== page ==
Wednesday, June 13, 2007

Is Bush plowing fallow soil?

Once again, there is fresh evidence that George W. Bush has severely damaged the Republican party and imperiled its ’08 presidential nominee. It turns out that even rural Americans – roughly 20 percent of the national electorate – are profoundly fed up.

And if those folks say they are disenchanted, it means the GOP is in serious trouble.

Republican presidential candidates generally depend on winning big in the rural environs, to help offset the usual Democratic urban margins. That was the Bush formula in 2000 (when he won 59 percent of rural voters, topping Al Gore by a whopping 22 points), and again in 2004 (when he won the same percentage, besting John Kerry by 19 points). Bush’s father won the rural vote by 11 points in 1988. Ronald Reagan won the rural vote by 16 points in 1980 and by 34 points in 1984.

Yet today, in a new survey sponsored by the non-partisan Center for Rural Strategies, and designed on a bipartisan basis by Democratic pollster Anna Greenberg and GOP consultant Bill Greener, rural voters are signaling something different. When asked whether they would favor a Democratic or Republican presidential candidate in 2008, they opted for the Democrat by two points.

Among swing-voting independents who live in rural areas, the unnamed Democratic candidate is favored by 11 points; among blue-collar rural voters, the Democrat is favored by 12 points; and, perhaps, most significantly, the Democrat is favored by three points among rural voters who have family members fighting in Iraq or Afghanistan.

For the Republicans, these numbers should be a wake-up call that’s roughly equivalent to being jabbed in the kidneys with a cattle prod. The Democratic game plan for recapturing the White House in 2008 does not require winning the rural vote at all. They merely need to be competitive. They merely need not to get wiped out. Indeed, in both 1992 and 1996 Bill Clinton fought the GOP to a virtual draw in rural areas. This new poll suggests that the Democrats are well poised to do that again.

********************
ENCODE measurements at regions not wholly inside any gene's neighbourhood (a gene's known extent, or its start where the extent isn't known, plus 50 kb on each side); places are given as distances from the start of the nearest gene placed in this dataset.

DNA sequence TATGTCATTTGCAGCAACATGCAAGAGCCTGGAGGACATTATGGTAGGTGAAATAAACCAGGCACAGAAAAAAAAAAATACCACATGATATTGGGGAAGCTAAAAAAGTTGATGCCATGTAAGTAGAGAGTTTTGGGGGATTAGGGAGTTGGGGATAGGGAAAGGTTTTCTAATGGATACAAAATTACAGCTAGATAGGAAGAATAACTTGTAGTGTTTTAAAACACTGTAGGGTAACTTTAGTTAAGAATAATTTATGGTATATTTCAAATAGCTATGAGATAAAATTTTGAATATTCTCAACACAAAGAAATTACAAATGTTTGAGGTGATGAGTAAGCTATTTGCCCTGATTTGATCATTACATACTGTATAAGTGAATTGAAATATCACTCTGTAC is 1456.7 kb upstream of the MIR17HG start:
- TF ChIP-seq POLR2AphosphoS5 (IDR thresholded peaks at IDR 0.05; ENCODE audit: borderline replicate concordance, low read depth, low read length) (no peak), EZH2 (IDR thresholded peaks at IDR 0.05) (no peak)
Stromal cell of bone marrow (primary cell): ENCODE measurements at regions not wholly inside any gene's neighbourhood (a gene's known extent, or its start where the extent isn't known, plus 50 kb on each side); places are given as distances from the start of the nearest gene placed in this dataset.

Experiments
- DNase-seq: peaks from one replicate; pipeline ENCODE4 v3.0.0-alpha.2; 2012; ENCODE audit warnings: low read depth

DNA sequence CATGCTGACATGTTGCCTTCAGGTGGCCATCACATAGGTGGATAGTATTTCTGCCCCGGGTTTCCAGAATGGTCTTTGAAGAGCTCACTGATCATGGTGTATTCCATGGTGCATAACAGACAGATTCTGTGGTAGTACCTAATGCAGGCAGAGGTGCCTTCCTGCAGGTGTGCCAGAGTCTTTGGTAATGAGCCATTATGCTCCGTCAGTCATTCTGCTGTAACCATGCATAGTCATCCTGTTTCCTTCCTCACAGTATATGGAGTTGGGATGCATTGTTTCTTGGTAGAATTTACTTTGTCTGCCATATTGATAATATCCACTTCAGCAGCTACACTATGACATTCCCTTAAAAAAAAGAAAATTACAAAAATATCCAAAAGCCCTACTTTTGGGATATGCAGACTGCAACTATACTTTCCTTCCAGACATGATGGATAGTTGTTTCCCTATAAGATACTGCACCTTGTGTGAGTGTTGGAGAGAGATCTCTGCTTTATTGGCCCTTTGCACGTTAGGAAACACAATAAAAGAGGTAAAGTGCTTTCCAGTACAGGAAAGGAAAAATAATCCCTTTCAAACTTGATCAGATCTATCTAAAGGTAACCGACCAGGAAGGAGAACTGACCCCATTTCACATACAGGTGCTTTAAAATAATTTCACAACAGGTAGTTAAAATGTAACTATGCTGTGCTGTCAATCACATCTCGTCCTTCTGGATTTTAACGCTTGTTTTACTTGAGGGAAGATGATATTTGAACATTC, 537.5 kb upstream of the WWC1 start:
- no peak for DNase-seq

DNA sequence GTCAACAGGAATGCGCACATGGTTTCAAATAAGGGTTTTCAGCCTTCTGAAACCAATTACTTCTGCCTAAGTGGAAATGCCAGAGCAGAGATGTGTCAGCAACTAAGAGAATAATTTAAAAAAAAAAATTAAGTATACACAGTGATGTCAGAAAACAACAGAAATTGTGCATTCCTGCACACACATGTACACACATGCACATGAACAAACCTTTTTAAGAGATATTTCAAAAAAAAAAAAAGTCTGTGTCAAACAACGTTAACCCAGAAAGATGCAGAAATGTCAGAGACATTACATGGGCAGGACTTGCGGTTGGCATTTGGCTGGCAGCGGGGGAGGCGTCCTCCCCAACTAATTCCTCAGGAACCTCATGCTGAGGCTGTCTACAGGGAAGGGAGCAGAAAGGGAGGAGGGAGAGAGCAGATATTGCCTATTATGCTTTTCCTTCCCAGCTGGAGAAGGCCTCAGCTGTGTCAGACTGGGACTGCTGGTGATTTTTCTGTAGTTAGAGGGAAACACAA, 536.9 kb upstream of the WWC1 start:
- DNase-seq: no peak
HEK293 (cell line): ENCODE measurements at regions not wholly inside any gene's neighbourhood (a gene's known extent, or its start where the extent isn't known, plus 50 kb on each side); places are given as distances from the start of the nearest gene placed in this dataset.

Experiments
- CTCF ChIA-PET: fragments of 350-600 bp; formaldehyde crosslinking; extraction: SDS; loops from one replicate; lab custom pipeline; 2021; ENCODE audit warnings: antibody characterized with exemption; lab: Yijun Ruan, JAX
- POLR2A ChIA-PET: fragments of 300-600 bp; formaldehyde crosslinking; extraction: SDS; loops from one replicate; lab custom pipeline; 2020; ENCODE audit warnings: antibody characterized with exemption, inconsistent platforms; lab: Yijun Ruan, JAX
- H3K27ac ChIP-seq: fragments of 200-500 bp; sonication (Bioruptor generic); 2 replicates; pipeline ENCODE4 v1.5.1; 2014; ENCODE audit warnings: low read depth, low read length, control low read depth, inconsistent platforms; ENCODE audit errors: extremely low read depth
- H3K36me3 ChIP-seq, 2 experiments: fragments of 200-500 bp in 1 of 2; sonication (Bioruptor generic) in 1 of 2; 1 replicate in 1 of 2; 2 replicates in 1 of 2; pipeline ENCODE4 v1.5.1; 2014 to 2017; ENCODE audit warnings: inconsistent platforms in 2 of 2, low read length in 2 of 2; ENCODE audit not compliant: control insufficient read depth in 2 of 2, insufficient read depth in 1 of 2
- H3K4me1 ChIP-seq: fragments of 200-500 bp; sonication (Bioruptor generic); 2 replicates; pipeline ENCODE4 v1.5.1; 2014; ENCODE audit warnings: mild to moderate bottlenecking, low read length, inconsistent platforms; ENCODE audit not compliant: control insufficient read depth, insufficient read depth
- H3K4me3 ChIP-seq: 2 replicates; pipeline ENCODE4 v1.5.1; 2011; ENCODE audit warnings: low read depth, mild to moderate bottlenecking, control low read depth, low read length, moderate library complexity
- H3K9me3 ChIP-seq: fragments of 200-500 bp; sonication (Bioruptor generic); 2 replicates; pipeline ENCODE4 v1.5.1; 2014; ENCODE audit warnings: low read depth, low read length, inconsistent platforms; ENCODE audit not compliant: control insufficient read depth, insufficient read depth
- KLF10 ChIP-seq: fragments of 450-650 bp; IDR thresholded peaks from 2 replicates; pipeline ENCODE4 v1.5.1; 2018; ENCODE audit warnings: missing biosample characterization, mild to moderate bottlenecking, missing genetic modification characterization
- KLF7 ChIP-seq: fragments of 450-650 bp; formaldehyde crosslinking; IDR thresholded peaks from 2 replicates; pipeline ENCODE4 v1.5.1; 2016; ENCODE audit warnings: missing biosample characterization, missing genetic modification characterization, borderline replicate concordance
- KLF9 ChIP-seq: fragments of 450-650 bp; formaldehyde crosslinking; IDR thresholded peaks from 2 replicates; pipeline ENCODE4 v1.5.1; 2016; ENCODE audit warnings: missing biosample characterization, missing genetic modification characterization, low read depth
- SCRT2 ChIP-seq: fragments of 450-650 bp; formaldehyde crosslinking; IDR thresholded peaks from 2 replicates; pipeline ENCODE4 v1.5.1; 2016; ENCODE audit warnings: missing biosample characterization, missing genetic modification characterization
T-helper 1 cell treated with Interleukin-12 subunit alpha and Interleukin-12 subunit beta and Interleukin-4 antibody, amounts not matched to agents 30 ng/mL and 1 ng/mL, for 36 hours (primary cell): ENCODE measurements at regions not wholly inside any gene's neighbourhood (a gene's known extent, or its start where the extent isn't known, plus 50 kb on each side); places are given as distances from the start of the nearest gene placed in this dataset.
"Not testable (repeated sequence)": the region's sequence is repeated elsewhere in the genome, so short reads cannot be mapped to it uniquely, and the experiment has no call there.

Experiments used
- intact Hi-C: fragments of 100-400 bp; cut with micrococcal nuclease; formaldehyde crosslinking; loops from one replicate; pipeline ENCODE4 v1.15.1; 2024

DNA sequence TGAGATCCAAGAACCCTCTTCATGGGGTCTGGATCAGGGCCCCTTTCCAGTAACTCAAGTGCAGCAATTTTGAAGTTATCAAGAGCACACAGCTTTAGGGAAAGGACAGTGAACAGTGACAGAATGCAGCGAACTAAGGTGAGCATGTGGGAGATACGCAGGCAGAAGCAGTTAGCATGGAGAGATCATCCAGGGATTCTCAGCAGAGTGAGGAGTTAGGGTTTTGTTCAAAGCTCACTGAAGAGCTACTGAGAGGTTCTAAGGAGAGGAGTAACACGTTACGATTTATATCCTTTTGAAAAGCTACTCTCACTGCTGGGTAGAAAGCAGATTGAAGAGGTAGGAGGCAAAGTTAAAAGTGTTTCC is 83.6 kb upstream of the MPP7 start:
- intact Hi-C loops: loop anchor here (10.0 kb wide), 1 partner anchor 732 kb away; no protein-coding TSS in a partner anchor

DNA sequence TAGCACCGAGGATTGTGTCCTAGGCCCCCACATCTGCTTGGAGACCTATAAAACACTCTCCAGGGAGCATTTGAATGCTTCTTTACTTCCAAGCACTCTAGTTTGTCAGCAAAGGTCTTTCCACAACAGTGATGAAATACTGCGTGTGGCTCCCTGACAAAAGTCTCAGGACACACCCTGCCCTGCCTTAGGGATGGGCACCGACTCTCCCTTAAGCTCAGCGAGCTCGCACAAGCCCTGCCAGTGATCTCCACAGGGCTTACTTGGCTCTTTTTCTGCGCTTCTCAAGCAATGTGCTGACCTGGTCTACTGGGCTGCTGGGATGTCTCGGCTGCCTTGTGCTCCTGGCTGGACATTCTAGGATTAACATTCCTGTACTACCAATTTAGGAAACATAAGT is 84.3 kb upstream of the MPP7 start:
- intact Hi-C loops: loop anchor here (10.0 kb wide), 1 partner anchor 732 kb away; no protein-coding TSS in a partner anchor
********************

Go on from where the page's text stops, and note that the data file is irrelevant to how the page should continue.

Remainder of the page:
As GOP consultant Greener put it the other day, obviously choosing his words carefully, “Republicans are vastly underperforming among rural Americans. And if we’re going to succeed in 2008, we’re going to have to do better.” Or, as he said in the polling analysis that he co-authored with Greenberg, “Bush’s problems directly impact the entire Republican brand in rural America and usher in a new era of political competition…Democrats in turn have a historic opportunity to strike deep into the Republican base.”

And what’s Bush’s biggest problem, the problem that has triggered a 26-point plunge in his rural job approval since 2004? Take a wild guess.

It’s arguably no surprise that Iraq was cited by rural voters as their top issue - why should they be any different? – but what’s most significant is their personal stake in the war. As the polling analysis points out, “this is the part of the country that, more than others, sends its sons and daughters to do the fighting.” Here’s a stat you won’t see in suburbia: 75 percent of those surveyed know somebody who is fighting in the war; and 27 percent have a family member in harm’s way.